With great anguish he dragged his leg forward and prepared to bow. Mandrean rushed forward and physically stopped the general. “That is not necessary, Old Friend,” Mandrean assured. Gramlick displayed irritation at the comment. “I need not be patronized, My Lord. If the others must greet you then I must do so as well. Do you not remember anything I taught you about the value of maintaining discipline?” The general did not wait for a response. He bent his head as low as he could without losing his balance. Upon rising he firmly called “Pawns.” Eight paws numbering eleven through eighteen clustered nearly on top of one another at the eastern edge of the Silver River. They huddled at the very frontier of the Empire. Mandrean showed intense concern for the health of Gramlick and discreetly allowed the general to lean against him for support. “The leg seems to be much worse since our last meeting. You should let my physicians tend to you.” “Your offer is most kind My Lord. I took the liberty of consulting them earlier in the day on the matter of my leg. They were of one opinion about its condition and I was of another. At this point opinions will not change facts. My time is short. What I still have, as always, belongs to you my Pupil and Master.” Mandrean appeared heartbroken by the revelation. “Perhaps if they were to remove the leg it would give you time?” “Regardless of the measures taken,” Gramlick explained, “The result will be the same. What time I have left will be lived with the dignity I have strived to display my entire life. I shall leave on my own terms. Before I do, we have the matter of this latest invasion you have planned for Romadon.” “Are the preparations complete?” Mandrean asked with excitement. “In my mind,” Gramlick retorted, “They will never be complete. This plan is a logistical nightmare. It will not work.” Mandrean’s temper began to rise but he restrained its wrath out of respect for his mentor. “Were you not the one who told me our previous invasions through the Romadon Gap were likely annihilated after being encircled and cut off from supplies? This is the only way to prevent that from happening again.” “My Lord,” Gramlick argued as he pointed at the map. “Even with eight full divisions you are talking about a very thin front stretching from the Endless Mountains to the Great Western Forest. If I were defending against such an assault I would cluster my forces in areas where I could bring all my men to bear against weak links in the front. Then I would penetrate your lines and sweep around from behind. End game.” “This time,” Mandrean corrected with excitement. “We have been storing provisions for this attack for over a year. Previously we had to stop our advance because the Gap was so vast supplies could not keep pace. This time the supplies will flow from the depots right behind the army. Those fools in Romadon will not have a chance to regroup. We will drive them before us straight through the Gap and into their heartland.” “They are expecting an attack,” Gramlick noted. “It’s not like we could hide the buildup. Come spring they will be lying in wait for us.” “All the more reason I have decided not to wait for spring,” said Mandrean. “I want the assault launched within a fortnight.” Gramlick was stunned by the disclosure. “You can’t be serious.” Mandrean released his hold of the general and began to dance around in amusement at his perceived genius. “They will never expect an attack in the fall.” “With good reason,” snorted Gramlick. “Fall will soon be a distant memory and the winds blowing out of the mountains can cut a man down as surely as a blade. We will lose half our goblins to the cold alone.” “They are Goblins,” noted Mandrean. “They are used to harsh winters. Remember our enemy will be fighting in the same conditions. They too will lose men.”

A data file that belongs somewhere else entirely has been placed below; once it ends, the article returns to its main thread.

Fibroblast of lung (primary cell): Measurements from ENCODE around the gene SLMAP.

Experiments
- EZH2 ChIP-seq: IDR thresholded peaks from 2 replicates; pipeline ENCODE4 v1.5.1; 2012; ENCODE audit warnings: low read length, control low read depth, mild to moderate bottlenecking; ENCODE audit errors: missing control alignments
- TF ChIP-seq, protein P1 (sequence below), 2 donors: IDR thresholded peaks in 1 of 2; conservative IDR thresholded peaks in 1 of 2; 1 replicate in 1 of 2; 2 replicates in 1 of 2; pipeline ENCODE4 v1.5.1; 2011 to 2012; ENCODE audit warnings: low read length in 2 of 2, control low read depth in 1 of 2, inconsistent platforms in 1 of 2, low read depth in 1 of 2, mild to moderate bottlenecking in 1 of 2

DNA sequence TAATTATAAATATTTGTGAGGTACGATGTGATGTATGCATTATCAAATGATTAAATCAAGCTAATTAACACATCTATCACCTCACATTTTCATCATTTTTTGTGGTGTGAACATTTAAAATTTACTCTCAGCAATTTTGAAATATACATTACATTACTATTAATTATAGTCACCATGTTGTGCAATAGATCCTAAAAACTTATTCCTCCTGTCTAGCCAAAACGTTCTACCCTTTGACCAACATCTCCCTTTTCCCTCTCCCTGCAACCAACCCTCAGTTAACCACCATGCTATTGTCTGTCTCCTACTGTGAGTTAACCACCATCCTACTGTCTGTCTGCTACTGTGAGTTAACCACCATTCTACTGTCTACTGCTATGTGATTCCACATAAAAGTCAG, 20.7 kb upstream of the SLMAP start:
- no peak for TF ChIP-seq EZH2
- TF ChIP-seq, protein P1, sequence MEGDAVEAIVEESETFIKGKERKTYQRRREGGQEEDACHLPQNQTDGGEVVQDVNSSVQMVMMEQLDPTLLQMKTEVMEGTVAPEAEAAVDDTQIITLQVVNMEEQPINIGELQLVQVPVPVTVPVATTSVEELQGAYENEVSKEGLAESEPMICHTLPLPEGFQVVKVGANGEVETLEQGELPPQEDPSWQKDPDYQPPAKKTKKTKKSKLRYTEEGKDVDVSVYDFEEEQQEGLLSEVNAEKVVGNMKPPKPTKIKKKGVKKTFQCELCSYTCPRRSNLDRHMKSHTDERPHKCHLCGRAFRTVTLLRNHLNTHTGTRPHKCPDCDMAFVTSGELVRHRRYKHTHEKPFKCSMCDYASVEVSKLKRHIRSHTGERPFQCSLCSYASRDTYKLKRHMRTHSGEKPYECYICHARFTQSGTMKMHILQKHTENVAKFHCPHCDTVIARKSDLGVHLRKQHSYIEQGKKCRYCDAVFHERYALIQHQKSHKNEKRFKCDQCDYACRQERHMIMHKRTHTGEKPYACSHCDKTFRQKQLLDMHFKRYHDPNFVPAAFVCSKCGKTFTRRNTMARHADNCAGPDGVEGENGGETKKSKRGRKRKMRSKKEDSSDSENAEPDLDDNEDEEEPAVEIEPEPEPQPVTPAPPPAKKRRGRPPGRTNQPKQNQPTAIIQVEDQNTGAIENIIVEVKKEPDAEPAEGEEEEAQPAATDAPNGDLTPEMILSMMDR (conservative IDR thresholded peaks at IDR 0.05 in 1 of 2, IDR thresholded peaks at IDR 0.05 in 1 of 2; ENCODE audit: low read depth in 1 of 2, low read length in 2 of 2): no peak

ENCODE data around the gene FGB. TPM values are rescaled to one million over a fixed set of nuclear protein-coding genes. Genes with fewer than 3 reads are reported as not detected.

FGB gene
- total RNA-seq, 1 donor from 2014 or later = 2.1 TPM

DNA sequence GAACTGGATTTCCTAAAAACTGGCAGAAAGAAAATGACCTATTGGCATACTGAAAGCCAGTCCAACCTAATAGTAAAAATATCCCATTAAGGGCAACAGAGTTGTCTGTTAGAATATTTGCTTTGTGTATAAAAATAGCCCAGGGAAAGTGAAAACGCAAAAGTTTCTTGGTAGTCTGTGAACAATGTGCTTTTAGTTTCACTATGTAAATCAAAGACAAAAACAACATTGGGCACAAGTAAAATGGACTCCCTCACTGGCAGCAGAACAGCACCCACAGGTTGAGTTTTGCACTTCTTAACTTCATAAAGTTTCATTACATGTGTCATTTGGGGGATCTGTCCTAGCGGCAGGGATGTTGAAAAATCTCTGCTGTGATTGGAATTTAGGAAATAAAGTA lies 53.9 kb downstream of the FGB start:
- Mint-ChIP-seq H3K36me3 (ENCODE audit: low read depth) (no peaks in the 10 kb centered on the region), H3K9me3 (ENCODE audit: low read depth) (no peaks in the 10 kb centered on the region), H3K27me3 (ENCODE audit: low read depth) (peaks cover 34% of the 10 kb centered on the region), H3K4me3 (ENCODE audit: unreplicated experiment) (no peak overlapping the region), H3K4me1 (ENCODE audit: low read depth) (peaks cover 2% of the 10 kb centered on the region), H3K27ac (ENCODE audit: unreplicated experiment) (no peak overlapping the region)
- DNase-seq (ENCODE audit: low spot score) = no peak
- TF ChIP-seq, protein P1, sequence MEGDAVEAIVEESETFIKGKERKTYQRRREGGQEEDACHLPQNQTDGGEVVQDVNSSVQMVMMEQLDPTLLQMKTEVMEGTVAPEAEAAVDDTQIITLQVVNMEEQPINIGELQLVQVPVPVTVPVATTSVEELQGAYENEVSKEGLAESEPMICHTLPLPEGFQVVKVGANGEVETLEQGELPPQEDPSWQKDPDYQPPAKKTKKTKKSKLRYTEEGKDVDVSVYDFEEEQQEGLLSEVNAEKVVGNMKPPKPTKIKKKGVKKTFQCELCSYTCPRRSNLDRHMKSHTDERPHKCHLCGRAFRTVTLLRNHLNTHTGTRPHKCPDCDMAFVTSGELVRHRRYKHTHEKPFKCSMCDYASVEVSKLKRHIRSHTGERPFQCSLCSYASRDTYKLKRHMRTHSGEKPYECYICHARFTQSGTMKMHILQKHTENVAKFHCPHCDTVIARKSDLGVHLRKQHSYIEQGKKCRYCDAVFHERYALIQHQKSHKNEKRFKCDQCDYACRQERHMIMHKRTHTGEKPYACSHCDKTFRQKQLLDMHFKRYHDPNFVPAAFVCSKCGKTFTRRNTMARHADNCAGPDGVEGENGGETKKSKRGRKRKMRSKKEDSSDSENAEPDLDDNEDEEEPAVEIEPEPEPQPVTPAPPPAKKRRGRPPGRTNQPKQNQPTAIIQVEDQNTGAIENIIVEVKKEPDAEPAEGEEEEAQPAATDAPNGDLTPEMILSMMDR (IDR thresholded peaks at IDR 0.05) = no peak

“They are defending their home soil,” said Gramlick. “They will have shelter from the cold while we color the snow with our blood.” Then he thought for a moment. He tried another approach. “Alright. Let’s say for the moment we do take them by surprise and we drive them back. Let us further assume our supplies can keep up with the advance and our forces aren’t lured into a trap or delayed by snow. If we rout all opposition quickly it will still take nearly three months to advance across the Gap. That would mean in the dead of winter we would be at the end of the longest supply chain in history. Our soldiers will be frozen, starving and exhausted. Do you plan to dig in and resume the attack in the spring?” “That’s what they want us to do but we will continue to drive into the core of their nation.” “We will not be able to supply the army at that distance,” argued Gramlick. “The territory is too vast and conditions will make it impossible.” “We won’t need supplies,” Mandrean smirked. “We will simply live off the land and what we confiscate from the Romadonians.” Gramlick laughed and ran his hand down his face. “You really think we will be able to forage midwinter for enough food to feed eight divisions? I think My Lord has had too much wine. I will concede the point for the moment.